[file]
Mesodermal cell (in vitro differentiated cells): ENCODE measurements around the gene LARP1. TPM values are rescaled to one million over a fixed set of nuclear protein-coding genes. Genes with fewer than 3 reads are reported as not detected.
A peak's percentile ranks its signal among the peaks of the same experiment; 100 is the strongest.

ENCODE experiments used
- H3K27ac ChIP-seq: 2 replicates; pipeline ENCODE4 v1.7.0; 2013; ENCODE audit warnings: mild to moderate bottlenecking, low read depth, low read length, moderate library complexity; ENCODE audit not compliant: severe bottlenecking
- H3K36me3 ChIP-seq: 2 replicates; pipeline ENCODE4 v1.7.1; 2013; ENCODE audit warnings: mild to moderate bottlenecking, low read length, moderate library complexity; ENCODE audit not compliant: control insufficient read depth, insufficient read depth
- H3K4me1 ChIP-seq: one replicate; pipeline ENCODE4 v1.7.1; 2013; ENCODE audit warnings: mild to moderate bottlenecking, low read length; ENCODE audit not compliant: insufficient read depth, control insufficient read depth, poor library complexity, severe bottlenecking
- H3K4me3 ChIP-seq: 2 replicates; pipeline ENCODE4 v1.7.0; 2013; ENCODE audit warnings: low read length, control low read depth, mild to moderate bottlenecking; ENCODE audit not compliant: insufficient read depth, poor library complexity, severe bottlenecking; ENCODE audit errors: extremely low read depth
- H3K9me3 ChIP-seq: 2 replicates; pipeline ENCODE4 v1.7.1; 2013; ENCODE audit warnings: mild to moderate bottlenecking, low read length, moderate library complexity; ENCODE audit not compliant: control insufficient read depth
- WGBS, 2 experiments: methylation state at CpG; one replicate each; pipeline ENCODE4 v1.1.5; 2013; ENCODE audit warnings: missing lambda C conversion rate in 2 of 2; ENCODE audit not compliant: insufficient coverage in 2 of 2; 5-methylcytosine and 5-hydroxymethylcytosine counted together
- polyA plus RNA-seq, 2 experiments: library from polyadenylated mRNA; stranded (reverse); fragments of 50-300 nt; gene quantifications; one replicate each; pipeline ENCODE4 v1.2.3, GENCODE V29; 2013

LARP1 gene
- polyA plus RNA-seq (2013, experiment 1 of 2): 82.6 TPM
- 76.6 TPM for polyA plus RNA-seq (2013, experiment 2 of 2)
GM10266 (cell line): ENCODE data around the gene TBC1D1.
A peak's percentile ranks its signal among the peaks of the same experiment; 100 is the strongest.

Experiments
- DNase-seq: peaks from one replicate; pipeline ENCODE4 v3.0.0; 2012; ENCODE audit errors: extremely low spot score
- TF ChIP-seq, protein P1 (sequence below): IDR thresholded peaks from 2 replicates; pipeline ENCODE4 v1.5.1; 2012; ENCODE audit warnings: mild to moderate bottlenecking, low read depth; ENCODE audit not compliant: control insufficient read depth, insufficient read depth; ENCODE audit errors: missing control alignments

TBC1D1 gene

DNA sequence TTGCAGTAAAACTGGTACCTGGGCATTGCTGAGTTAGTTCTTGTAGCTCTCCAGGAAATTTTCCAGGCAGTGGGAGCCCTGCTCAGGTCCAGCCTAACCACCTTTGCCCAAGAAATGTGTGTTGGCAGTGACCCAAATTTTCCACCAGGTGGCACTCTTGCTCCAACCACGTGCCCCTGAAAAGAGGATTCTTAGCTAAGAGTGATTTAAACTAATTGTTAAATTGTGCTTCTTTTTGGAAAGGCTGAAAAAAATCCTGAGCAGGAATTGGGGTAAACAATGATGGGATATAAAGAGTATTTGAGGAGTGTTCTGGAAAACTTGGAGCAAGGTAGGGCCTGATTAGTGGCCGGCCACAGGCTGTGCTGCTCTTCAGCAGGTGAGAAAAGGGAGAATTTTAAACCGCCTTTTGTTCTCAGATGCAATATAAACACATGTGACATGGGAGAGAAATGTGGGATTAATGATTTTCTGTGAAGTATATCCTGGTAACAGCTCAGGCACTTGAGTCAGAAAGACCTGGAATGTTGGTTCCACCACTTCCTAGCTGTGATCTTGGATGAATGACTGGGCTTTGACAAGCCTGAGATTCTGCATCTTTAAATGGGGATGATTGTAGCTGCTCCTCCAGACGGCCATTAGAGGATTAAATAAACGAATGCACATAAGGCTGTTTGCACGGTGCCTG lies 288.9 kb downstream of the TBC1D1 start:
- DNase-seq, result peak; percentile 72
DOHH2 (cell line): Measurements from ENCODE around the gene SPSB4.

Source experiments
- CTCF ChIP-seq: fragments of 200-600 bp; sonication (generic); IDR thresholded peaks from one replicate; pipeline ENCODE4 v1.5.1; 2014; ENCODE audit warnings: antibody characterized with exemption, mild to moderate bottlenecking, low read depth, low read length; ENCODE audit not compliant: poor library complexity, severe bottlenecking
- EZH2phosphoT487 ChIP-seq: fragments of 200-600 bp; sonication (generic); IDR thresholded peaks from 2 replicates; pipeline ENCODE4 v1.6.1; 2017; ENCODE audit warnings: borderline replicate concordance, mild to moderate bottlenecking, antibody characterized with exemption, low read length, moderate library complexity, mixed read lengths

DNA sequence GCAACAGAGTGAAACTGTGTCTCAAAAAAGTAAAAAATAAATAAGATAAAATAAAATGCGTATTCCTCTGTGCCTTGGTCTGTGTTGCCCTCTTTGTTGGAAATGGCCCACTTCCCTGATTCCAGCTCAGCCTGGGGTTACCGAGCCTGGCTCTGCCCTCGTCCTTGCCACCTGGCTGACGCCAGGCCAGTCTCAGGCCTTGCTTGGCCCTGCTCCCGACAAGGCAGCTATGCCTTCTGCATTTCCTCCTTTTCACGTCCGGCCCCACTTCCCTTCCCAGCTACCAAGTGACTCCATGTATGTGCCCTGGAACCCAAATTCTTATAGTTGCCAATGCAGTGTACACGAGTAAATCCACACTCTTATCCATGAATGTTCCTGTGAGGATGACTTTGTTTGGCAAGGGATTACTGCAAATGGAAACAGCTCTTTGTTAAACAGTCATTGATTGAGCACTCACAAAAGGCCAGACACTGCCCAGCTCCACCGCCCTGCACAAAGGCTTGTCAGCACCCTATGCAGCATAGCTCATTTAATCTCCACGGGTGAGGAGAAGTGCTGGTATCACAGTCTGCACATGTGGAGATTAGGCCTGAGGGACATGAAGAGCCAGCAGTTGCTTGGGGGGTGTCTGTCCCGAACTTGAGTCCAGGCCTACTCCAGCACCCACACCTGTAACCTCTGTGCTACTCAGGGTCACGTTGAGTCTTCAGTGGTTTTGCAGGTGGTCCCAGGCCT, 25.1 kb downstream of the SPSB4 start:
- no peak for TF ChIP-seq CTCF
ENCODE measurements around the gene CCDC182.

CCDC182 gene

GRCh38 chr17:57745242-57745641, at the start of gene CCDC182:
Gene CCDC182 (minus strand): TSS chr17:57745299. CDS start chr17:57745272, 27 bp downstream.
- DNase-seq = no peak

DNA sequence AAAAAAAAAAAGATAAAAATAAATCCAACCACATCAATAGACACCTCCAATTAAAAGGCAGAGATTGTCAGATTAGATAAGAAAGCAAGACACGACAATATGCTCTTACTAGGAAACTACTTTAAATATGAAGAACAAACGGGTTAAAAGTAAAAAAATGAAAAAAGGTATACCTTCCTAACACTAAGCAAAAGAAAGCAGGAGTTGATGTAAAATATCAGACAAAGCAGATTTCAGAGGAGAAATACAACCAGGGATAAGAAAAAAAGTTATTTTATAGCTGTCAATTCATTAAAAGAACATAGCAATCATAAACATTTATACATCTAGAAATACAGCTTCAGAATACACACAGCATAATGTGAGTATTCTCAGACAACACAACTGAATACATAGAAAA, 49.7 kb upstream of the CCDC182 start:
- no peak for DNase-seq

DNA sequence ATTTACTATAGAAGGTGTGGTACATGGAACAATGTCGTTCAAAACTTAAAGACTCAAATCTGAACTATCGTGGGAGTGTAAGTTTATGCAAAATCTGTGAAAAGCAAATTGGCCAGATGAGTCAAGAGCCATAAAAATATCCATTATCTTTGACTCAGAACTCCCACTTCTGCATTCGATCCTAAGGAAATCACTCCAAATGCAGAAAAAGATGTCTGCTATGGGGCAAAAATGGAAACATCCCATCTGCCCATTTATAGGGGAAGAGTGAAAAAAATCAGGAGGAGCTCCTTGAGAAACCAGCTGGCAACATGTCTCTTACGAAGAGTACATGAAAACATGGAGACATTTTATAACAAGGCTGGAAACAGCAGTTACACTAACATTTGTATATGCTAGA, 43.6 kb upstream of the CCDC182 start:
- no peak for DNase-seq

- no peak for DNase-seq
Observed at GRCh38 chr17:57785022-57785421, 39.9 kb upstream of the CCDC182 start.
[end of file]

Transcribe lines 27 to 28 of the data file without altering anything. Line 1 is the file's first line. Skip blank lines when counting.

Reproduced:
- no peak for TF ChIP-seq CTCF
ENCODE measurements around the gene CCDC182.